My World Of Flops is Nathan Rabin’s survey of books, television shows, musical releases, or other forms of entertainment that were financial flops, critical failures, or lack a substantial cult following.
Danish filmmaker Nicolas Winding Refn’s 2011 American breakthrough film, Drive, had a cultural significance that transcended its box-office performance. It was an instant touchstone in the cinema of cool that transformed Ryan Gosling from a well-liked young star into a contemporary Steve McQueen as good as any actor alive at not saying anything at all. The film established Gosling as the ultimate strong, silent type, a soulful and sensitive loner whose mournful eyes and perpetually haunted expression betray a profound inner sadness.
The protagonist’s scorpion jacket ignited the imagination of hipsters and cinephiles alike. The film gave Bryan Cranston and Ron Perlman some of the best roles of their careers (and they’ve had some good ones) and should have garnered Albert Brooks a long-overdue Academy Award (or at least a nomination). At least Brooks had the consolation that his performance, and the film, would be lovingly remembered long after most of the Oscar bait it competed against has been forgotten.
Following the ecstatic critical response Drive received, and the instant cult that grew up around it, a lot of filmmakers would make a play for big mainstream recognition. They’d leverage the heat of a movie that everyone seemed to love—even if it didn’t make money in the United States—into becoming a bankable commercial filmmaker. Winding Refn went in the opposite direction. Instead of making a more palatable commercial film that might impress people who dug Drive’s style but were put off by its grim neon fatalism, the director made a movie that doubled down on everything that people found objectionable or even repulsive about the previous film.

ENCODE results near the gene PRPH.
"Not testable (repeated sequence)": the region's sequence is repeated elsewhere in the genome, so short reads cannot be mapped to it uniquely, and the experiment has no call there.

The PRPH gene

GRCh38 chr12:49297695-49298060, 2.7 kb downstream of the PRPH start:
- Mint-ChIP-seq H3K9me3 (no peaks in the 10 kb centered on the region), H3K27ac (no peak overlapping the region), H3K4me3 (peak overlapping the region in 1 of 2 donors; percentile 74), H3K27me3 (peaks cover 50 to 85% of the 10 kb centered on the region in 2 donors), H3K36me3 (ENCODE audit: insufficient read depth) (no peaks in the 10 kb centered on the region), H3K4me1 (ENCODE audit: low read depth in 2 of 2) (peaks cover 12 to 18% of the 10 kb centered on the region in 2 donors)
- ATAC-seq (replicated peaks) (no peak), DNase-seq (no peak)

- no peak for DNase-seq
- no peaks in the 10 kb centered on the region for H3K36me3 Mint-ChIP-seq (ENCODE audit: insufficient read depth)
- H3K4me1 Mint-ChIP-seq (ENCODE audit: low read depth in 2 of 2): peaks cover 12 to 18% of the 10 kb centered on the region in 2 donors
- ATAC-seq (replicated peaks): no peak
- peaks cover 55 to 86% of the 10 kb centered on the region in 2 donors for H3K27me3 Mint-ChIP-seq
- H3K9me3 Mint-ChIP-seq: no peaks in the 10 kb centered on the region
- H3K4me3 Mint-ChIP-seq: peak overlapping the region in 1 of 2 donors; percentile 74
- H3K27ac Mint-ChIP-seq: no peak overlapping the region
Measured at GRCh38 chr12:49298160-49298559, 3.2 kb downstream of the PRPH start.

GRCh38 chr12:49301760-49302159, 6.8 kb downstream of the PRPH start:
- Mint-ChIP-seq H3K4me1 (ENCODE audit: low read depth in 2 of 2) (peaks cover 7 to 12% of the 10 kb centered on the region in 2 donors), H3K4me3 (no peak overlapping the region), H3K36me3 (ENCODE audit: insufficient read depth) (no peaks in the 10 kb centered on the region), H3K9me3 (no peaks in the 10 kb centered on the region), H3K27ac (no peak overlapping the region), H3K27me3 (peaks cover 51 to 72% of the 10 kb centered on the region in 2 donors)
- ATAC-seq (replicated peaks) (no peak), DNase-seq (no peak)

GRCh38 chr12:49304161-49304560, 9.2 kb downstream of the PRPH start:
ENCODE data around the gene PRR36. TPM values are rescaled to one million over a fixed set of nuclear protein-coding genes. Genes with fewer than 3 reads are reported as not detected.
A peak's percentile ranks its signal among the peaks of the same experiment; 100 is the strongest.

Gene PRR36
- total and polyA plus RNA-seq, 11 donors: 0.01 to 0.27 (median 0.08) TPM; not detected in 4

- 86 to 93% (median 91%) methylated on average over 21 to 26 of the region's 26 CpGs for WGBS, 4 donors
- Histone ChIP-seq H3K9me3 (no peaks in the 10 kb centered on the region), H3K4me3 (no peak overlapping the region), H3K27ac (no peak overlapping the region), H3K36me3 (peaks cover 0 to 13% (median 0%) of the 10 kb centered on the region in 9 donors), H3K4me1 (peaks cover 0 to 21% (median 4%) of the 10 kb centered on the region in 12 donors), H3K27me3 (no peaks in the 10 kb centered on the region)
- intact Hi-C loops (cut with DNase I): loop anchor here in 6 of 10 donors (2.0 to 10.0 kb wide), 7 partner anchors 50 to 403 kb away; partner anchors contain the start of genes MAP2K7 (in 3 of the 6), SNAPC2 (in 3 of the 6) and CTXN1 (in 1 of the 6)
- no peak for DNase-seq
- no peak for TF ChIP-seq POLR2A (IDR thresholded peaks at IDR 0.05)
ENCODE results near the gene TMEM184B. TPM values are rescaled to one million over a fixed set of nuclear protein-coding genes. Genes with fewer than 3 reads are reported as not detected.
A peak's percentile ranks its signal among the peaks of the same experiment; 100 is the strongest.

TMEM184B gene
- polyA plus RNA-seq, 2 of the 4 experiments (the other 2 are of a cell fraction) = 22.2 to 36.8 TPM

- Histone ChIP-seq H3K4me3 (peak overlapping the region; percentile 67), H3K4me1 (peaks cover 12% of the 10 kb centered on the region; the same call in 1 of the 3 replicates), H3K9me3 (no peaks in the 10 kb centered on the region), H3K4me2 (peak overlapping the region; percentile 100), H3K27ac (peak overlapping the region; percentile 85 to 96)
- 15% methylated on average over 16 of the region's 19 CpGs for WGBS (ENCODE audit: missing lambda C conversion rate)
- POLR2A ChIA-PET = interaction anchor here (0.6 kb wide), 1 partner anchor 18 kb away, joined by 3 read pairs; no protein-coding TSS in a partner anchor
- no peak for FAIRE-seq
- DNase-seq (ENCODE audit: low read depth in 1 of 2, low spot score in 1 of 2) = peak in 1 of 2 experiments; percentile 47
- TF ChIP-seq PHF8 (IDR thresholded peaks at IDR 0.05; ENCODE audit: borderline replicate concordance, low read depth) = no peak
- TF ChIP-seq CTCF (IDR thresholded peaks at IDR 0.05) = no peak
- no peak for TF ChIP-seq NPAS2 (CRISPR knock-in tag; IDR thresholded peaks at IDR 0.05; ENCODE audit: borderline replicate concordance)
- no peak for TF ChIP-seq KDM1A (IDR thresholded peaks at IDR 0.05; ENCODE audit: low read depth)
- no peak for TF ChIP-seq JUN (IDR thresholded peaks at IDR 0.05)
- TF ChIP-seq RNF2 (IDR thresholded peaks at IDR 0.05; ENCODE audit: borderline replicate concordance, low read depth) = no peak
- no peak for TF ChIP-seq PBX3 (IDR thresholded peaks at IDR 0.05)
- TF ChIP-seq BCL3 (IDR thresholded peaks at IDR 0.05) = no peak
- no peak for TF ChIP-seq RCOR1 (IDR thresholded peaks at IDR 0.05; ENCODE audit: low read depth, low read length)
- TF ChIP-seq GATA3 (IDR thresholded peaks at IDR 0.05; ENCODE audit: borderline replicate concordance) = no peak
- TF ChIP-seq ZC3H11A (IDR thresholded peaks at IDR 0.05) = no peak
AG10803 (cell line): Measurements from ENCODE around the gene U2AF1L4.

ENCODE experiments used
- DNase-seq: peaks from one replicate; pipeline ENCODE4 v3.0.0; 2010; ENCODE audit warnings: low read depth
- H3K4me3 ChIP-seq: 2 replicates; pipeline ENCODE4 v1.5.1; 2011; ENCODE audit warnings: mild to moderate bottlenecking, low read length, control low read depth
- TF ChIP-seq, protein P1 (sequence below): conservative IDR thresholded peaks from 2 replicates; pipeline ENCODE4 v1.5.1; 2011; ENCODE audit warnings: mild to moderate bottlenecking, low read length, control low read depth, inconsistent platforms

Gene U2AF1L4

If people were put off by the graphic violence in Drive, they were liable to be sickened by the stomach-churning ultra-violence of Only God Forgives. If Drive’s characters were dark and complicated strugglers on the fringes of the criminal world, Only God Forgives’ characters boast a level of psychotic amorality not generally seen in pop culture outside of comic book supervillains. The movies’ characters run the gamut from sketchy and amoral to evil incarnate.
In a film culture that elevated the likes of Sam Peckinpah, Martin Scorsese, and Quentin Tarantino to the status of gods, Only God Forgives was seen as going too far. Where Drive won raves, Only God Forgives was lustily booed at its Cannes debut. Winding Refn critics saw the film’s unapologetic, unrelenting nastiness as proof that the filmmaker was all style and no substance, a provocateur whose films had gorgeous visuals but fatally lacked a soul and a conscience. They called it everything from “an unwatchable atrocity” (New York Daily News) to “just about the worst f—king thing I’ve ever seen” (New York). Rex Reed opined that Only God Forgives “may not be the worst movie ever made, but it is unquestionably in the top five,” while Jeffrey Wells dipped deep into his big bag of forceful adjectives and deemed it, “a shit macho fantasy—hyper-violent, ethically repulsive, sad, nonsensical, deathly dull, snail-paced, idiotic, possibly woman-hating, visually suffocating, pretentious.” He then claimed, “I felt violated, shat upon, sedated, narcotized, appalled, and bored stiff.”